Still, even if atmospherically there are some lacks, ‘Halston’, as a whole, is still fascinating, engrossing. For me, just witnessing how an artistic talent and persona can whip up a cultural frenzy and then be tossed aside when the muse is poisoned by reality and commerce; the fickle rise and fall is enough to keep me hooked. Episode 3, ‘The Sweet Smell Of Success’ is also required viewing for any Perfume People who are interested in seeing the genesis of blockbuster perfume back in the day – the eponymous first fragrance was extremely successful in America and the reason the company was able to stay afloat for so long once the designer’s star was on the wane, Calvin Klein stealing the cultural mood with his Brooke Shields ‘nothing gets between me and my Calvins‘ scandalous jeans commercials. We see how a representative from the fragrance company responsible for coming up with and making the scent visits his New York premises on 101 East 63rd Street week after week with test vials of olfactory components, judging his reactions to them, trying to get him to genuinely include some of his own inspirations in the blend; important associations he recalls from his childhood; the fierce rejection of initial bottle ideas: the snobbish horror he feels that ‘his fragrance’ will be promoted and constructed by Max Factor, a mass market brand that Halston practically spits on with appalled shudders. He simply won’t budge or put his name to the perfume unless it is done his way (ironic: later he loses all rights to his own name, but at the dizzying heights of his fame and infamy his signature logo was everything). Overridingly, one thing that definitely comes across throughout the series, despite the stress and neuroses, is the man’s unwavering belief in his own taste. Going from 1960’s fame in creating Jacqueline Kennedy’s iconic pill box hat, to successfully riding the wave of a later, completely different zeitgeist, takes real talent and steadfastness : outright rejecting his backers’ initial ideas for a perfume, he continued to stick with his guns, selecting an unusual and asymmetrical glass blown sculpture that Elsa Peretti had created, inspired by sea shells she had collected near his beach front home. Considered unproducable in a factory, Halston stood firm, declaring it was ‘that bottle or nothing’, a stylish and hypnotic flacon which was an intrinsic part of the perfume’s appeal for a great many people aside the smell of fragrance itself: leading it to immediately start ‘flying off the shelves’ and instantly become one of the ubiquitous, essential super hits of its day.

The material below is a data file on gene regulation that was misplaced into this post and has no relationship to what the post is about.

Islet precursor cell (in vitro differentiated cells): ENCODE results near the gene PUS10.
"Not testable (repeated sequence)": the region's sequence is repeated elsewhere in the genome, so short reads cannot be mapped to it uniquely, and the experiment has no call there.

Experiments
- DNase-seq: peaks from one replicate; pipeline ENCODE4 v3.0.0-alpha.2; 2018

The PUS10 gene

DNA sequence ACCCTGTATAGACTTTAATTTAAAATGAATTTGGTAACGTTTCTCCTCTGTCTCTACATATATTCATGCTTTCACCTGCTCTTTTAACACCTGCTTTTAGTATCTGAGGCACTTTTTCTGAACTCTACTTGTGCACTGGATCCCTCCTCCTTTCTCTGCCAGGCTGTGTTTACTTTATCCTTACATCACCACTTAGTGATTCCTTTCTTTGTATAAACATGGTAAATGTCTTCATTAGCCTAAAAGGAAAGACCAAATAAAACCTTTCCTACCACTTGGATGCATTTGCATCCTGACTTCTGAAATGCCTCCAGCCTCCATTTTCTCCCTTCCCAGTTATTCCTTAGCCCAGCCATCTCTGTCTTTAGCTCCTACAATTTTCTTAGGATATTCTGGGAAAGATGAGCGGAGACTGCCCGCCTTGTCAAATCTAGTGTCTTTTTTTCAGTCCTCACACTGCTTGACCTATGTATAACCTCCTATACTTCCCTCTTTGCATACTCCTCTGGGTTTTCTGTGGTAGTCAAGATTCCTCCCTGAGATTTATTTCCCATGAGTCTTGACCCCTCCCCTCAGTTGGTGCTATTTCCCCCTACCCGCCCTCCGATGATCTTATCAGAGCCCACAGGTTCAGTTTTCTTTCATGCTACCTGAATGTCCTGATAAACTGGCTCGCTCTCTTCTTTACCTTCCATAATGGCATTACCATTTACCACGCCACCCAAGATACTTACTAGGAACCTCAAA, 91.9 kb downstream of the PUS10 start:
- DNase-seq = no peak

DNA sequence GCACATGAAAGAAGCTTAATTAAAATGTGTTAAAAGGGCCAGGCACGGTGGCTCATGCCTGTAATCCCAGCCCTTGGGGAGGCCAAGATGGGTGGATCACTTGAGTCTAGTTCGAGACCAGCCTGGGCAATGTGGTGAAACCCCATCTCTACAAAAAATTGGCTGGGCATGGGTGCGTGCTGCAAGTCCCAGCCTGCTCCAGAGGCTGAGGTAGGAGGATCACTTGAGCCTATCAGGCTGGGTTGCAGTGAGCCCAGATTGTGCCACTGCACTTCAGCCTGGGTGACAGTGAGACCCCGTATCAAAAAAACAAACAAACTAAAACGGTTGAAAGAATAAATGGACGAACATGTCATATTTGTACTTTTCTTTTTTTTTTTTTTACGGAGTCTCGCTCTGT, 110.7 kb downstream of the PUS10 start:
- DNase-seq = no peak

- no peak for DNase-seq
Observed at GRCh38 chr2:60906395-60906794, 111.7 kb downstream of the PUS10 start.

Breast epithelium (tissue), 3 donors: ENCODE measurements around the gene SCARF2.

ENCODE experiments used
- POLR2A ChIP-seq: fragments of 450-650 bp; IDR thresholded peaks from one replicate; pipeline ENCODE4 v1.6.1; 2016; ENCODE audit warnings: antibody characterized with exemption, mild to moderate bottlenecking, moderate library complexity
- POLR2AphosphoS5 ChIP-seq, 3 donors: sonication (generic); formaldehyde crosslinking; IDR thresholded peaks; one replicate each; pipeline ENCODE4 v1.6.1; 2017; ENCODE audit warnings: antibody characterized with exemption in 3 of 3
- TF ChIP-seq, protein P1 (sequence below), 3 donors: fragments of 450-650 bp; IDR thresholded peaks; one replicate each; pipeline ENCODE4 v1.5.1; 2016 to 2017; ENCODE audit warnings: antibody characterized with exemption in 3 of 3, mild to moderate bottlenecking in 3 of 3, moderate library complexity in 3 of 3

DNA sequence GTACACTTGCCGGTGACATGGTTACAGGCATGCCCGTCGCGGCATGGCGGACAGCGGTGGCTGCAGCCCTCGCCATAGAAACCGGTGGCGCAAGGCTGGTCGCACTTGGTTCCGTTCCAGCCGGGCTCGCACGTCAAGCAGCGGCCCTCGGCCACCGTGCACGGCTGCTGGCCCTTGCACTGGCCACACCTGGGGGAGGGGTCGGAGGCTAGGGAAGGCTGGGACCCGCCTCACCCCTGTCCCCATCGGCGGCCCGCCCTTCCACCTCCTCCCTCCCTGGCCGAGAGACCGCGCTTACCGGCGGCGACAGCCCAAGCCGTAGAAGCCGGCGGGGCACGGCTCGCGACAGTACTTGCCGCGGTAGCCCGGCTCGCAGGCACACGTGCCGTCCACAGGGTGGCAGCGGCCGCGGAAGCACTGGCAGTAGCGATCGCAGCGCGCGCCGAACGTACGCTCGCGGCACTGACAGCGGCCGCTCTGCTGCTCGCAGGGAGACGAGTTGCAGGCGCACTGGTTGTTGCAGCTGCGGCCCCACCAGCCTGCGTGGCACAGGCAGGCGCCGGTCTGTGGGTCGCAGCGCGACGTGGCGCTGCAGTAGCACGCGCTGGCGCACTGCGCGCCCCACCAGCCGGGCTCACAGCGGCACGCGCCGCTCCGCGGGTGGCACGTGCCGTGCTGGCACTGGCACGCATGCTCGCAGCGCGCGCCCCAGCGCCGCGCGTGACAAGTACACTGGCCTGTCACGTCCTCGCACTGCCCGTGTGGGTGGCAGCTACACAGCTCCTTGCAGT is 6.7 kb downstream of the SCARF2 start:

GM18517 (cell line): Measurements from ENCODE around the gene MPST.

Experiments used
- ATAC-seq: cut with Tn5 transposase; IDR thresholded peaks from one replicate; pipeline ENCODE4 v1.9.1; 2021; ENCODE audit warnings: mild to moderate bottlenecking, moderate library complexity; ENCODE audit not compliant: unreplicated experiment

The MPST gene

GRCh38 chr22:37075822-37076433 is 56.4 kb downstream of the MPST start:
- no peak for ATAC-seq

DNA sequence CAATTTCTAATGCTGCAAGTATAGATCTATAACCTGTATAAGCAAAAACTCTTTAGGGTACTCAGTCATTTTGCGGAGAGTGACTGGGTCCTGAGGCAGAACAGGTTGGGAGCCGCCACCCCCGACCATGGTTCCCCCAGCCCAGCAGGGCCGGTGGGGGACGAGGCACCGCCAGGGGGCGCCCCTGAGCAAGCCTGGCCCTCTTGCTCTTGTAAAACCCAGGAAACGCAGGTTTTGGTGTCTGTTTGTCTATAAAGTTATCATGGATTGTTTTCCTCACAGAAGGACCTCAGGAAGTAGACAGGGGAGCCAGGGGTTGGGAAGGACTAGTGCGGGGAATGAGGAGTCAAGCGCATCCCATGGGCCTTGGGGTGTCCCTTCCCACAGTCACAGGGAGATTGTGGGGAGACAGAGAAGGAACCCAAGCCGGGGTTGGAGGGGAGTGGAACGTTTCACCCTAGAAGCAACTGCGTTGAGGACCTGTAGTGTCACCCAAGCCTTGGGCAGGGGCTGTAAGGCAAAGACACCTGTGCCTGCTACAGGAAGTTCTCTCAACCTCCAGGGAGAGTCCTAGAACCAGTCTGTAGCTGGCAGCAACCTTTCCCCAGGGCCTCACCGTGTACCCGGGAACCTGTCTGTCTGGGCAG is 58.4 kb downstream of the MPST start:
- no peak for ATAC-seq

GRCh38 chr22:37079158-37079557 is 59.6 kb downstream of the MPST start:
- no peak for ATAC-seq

Filed under Flowers